Church History

Houghton-on-the-Hill stands on a track overlooking the Wissey Valley at North Pickenham.

The area has an ancient history stretching back to the Stone Age and excavations have shown that there was probably a pre-Norman church here. Over the centuries several changes to the footprint of the church were made. The original round tower was replaced by a square one. A south aisle was built, collapsed and was discarded. There were at least three chancels.   

The parish itself was always small and the villagers inevitably worked on either the land or as domestics. It seemed to have gained some financial stability during the 13th to 14th centuries – perhaps as a result of sheep farming - but there was then a steady decline to only two to three houses by 1920. It was badly hit by the 19th century agricultural depression and as the estate owners turned from farming to sport and adopted mechanisation.

The villagers left, the houses were pulled down. By the end of World War II the village was asleep.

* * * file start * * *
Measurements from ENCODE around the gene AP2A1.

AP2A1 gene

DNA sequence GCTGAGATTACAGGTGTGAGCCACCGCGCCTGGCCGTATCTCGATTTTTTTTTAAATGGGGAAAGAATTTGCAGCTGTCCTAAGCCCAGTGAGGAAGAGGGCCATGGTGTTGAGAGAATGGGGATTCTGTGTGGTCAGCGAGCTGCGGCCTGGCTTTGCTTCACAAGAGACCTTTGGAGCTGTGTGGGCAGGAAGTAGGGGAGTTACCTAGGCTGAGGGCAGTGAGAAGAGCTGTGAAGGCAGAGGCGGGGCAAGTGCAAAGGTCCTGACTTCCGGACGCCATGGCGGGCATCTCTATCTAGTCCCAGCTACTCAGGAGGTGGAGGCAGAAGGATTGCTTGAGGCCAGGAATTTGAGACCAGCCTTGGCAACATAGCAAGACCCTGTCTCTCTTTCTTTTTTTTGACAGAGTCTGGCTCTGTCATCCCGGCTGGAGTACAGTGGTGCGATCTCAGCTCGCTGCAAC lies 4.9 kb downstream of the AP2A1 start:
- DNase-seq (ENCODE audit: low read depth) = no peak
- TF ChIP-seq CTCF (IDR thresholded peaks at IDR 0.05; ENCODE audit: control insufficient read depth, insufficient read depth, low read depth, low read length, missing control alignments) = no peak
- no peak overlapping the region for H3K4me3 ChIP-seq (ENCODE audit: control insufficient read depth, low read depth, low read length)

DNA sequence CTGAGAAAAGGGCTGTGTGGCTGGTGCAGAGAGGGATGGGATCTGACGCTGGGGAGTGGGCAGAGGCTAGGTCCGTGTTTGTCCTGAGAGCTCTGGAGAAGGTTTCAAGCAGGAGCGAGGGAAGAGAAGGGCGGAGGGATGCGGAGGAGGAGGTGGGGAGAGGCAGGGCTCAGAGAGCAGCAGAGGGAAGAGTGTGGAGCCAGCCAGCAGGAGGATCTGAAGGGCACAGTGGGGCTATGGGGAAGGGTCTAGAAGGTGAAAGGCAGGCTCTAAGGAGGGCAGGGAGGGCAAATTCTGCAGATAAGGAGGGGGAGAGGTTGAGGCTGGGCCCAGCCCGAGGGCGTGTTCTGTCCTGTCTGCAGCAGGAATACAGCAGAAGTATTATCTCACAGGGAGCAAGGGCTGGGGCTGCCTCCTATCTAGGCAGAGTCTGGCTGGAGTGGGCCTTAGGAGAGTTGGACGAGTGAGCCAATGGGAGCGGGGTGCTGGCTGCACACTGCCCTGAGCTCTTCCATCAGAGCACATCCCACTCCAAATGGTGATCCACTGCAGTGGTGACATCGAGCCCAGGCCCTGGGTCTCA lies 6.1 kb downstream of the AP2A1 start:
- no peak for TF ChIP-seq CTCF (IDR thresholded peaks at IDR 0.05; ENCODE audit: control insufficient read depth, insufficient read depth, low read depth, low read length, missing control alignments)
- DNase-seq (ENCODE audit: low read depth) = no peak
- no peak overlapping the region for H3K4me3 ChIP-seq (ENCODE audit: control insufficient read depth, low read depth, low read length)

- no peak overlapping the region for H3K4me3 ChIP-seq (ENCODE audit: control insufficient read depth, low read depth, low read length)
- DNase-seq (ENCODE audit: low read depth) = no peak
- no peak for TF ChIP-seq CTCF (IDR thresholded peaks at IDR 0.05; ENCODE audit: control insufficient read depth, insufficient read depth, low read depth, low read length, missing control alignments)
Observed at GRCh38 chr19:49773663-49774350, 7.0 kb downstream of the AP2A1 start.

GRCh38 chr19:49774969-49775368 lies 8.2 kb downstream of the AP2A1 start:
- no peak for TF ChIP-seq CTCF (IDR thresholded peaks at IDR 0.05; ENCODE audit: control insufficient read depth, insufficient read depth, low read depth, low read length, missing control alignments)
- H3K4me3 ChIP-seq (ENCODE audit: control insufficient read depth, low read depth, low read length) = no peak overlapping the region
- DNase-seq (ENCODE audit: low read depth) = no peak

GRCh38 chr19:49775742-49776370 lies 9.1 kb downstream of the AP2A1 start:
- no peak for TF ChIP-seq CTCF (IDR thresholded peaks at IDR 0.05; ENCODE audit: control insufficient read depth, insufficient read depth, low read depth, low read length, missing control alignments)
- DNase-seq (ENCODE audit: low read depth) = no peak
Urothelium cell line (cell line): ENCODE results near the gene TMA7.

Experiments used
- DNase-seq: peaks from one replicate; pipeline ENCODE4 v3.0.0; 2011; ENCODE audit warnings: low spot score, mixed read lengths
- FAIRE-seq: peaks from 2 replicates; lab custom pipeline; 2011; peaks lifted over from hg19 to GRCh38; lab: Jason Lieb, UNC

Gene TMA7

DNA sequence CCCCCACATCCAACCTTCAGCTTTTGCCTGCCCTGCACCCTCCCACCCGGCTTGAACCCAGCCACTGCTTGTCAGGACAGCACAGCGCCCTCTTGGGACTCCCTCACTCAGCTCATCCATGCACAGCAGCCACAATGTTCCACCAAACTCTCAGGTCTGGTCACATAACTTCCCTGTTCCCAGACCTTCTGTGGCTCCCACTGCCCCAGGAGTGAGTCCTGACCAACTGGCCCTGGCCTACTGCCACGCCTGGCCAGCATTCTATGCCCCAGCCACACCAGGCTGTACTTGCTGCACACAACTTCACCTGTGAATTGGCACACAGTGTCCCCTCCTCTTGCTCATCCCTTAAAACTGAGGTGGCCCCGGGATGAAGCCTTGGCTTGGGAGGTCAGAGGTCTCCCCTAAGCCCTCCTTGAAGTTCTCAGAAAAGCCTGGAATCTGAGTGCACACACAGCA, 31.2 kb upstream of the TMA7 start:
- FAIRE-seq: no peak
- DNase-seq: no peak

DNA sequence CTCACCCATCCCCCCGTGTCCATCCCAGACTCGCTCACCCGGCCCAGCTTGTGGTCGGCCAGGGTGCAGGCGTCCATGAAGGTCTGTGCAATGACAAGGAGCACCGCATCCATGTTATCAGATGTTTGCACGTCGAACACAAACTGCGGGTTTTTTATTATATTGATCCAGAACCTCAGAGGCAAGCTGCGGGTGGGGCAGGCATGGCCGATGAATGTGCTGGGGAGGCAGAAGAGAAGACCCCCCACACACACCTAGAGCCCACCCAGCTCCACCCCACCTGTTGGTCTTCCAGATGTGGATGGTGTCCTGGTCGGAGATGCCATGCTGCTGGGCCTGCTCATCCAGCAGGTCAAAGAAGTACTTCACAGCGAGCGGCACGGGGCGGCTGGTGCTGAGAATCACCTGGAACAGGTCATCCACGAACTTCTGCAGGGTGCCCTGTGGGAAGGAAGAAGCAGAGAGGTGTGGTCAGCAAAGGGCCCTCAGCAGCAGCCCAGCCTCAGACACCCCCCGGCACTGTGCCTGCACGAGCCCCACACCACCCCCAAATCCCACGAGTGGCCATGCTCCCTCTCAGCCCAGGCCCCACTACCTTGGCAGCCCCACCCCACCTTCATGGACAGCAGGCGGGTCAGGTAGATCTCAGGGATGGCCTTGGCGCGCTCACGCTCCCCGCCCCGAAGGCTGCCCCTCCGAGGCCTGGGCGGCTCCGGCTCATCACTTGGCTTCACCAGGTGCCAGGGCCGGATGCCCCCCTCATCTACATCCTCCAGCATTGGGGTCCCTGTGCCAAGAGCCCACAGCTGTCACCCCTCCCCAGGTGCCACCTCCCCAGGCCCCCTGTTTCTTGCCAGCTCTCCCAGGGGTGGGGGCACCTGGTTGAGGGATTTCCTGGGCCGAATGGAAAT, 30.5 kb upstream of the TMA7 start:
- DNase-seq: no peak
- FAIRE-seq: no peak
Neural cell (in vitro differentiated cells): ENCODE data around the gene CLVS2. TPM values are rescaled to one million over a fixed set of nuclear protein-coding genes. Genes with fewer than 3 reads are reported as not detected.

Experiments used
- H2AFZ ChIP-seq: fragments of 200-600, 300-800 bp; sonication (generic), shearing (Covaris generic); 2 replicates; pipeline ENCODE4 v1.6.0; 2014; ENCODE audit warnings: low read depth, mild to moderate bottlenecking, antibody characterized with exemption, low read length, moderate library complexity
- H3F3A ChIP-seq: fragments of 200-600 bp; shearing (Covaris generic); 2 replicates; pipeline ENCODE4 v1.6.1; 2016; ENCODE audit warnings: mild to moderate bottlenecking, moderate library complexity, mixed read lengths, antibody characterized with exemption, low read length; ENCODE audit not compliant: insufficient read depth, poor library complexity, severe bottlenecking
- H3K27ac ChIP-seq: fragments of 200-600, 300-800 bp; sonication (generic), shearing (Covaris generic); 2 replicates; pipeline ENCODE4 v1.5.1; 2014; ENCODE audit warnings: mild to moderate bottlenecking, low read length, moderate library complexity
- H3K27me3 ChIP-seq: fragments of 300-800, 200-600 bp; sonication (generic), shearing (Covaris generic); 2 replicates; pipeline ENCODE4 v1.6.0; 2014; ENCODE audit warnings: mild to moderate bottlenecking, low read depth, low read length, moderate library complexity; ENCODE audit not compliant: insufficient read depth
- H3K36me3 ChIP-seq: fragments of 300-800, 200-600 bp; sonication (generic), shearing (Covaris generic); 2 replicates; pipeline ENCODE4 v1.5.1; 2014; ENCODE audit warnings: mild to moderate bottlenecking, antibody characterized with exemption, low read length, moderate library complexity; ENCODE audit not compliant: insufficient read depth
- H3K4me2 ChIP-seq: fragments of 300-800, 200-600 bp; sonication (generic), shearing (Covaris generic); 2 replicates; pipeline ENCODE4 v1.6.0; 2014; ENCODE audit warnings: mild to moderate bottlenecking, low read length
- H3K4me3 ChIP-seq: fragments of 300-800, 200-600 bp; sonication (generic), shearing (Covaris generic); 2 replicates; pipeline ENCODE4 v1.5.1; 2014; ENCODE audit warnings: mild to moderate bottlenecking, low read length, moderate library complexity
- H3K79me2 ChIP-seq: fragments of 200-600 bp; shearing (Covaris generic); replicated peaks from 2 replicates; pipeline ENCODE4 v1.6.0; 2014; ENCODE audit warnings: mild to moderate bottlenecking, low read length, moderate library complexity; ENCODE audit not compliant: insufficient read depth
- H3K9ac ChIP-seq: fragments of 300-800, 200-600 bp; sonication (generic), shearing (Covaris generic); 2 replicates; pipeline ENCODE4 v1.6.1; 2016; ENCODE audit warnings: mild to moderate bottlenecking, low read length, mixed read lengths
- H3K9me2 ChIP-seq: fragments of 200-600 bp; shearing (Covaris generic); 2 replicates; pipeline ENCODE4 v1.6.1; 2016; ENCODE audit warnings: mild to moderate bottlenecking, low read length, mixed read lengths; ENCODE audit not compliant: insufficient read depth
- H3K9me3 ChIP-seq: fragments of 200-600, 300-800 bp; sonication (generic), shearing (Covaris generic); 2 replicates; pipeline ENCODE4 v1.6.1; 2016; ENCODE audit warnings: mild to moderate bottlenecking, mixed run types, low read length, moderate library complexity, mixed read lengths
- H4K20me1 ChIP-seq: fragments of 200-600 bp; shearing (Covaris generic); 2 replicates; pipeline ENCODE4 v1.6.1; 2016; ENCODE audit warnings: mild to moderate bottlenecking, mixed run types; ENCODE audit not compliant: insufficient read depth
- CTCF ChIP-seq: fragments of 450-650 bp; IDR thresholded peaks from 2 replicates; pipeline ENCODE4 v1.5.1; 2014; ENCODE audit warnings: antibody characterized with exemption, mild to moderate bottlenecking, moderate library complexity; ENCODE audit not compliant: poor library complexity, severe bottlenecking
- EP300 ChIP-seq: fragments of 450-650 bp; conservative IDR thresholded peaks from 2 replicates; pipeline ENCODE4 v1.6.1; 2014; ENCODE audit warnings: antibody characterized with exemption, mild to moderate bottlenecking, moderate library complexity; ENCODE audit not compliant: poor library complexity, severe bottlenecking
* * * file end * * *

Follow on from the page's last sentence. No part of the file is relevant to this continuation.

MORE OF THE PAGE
The church became encased in ivy and brambles. It was roofless; windowless. Memorial tablets inside were broken up. Plaster was beginning to fall from the walls.

Then, in 1992,North Pickenham WI stopped by the overgrown churchyard on a local ramble. Newcomer to the village Gloria Davey was fascinated by the ruins and told her husband, North Pickenham churchwarden, Bob. Bob was intrigued enough to visit the site and so began a relentless campaign to see the church restored.  It was in the early stages of this campaign, working with the County Council, that fragments of wall paintings were found on the walls. St Mary’s was about to awaken.

St.Mary’s is a mixture of architectural styles from the Saxon to the Victorian

The parish chest of 1724 bears the carved names of the Rector and churchwardens

Bob Davey, churchwarden and “guardian” of St.Mary’sThe early 11th century double splayed window in the south wall